George by Alex Gino

Alex Gino’s George won the Stonewall Book Award and has often been cited as a book that’s redefined what middle grade can be. George is earnest and heartwarming and one of the best middle grade books I’ve read this year. And for a groundbreaking novel, it’s also got a lovely, classic, modern-yet-familiar feel.

Note: I’m totally late to the party! Many lucky people got around to reading this book last year. But despite my late-to-the-party-ness and behind-the-times-ness, I can’t help but blog about this wonderful little book.

So, let’s see what Gino’s debut has to teach middle grade writers––and anyone looking to tell a story that so desperately needs to be told.

george-by-alex-gino-book-cover
GEORGE––PUBLISHED BY SCHOLASTIC PRESS (…Though this is the Fischer cover from Germany. I just loved the John Green blurb.)

1. Play with convention-embracing and convention-breaking.

George has a very clear message: BE WHO YOU ARE. And the book is as brilliant at embodying this message as it is at conveying it.

George is a classic middle grade novel, perfect to shelve next to Charlotte’s Web, a book its protagonist adores. George’s plot is simple and sweet: George wants to play Charlotte in the fifth-grade play. George also knows she’s a girl––but everyone thinks she’s a boy, and boys aren’t allowed to play Charlotte. In classic middle grade tradition, George’s triumphs are small things that are big in her world: saying Charlotte’s lines with confidence and force. Having a friend call her by her girl name. Getting to wear a skirt.

What’s so brilliant about George is this mixture of classic, feel-good middle grade tropes and an innovative narrative technique that helps the reader share George’s experience of the world. George is a girl, and she knows she’s a girl, so the narration always uses “she” and “her” pronouns when talking about George. But, at least at the beginning of the story, everyone else in George’s life calls her “he” and “him.” The effect is jarring, disconcerting, and frustrating––just as it is for George.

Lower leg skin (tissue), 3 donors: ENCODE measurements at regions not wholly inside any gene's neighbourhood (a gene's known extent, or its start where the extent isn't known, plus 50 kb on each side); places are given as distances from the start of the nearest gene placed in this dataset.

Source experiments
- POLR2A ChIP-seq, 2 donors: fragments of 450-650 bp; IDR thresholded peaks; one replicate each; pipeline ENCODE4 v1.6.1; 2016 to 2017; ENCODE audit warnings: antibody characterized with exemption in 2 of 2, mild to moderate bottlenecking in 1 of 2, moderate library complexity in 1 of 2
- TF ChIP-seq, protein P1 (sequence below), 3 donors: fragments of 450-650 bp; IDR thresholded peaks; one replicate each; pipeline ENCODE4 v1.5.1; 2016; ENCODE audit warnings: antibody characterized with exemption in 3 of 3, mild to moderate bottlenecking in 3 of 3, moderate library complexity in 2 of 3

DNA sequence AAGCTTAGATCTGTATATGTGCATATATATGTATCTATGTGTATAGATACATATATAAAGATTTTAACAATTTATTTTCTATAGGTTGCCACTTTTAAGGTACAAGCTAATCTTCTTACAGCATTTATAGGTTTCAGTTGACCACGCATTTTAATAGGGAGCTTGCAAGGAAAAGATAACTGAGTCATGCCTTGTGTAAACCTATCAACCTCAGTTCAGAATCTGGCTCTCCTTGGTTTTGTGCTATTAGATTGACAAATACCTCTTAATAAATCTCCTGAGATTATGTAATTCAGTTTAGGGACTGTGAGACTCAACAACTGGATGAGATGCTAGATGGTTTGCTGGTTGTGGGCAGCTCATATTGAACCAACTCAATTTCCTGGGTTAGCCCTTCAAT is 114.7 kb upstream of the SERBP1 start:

So George, as a creative work, takes its own advice: BE WHO YOU ARE. In this case, that’s traditional and innovative. Uplifting and troubling. Happy and sad.

It’s everything together, and because of that, it’s real.

2. Understand how important your writing is.

In Gino’s brilliant Stonewall acceptance speech, they said, “We don’t control the past.  We barely have a handle on the present. But we can guide the future. And that’s why writing middle grade fiction is so important to me.”

Gino gets it. And this––in addition to the craft and the sweetness and the lovable characters––is what makes George so powerful, so fundamentally true. Gino writes with a tender empathy for their protagonist, and this sweetness and understanding permeates the novel. Every word is full of love for kids out there who are struggling, who are figuring out who they are.

Or kids who know who they are and live in a world that’s trying to keep them from being completely, wholly themselves.

And that passion, that knowledge of how life-changing a book can be, helps make George the brilliant work it is. All writers, especially all middle grade writers––who are speaking to kids at this especially confusing, raw, formative time in their life––would do well to search for the same sense of purpose that Gino writes with in George.

To quote Gino’s speech again: “BOOKS SAVE LIVES. BOOKS SAVE LIVES. BOOKS SAVE LIVES.”

If you write knowing that, you know how important every single word can be.

So, read George. Share George with the kids and adults in your lives. And write with the knowledge that what you do matters, and matters deeply.


Want to discuss George and other great MG and YA titles? Find me on Twitter: @beckererine.

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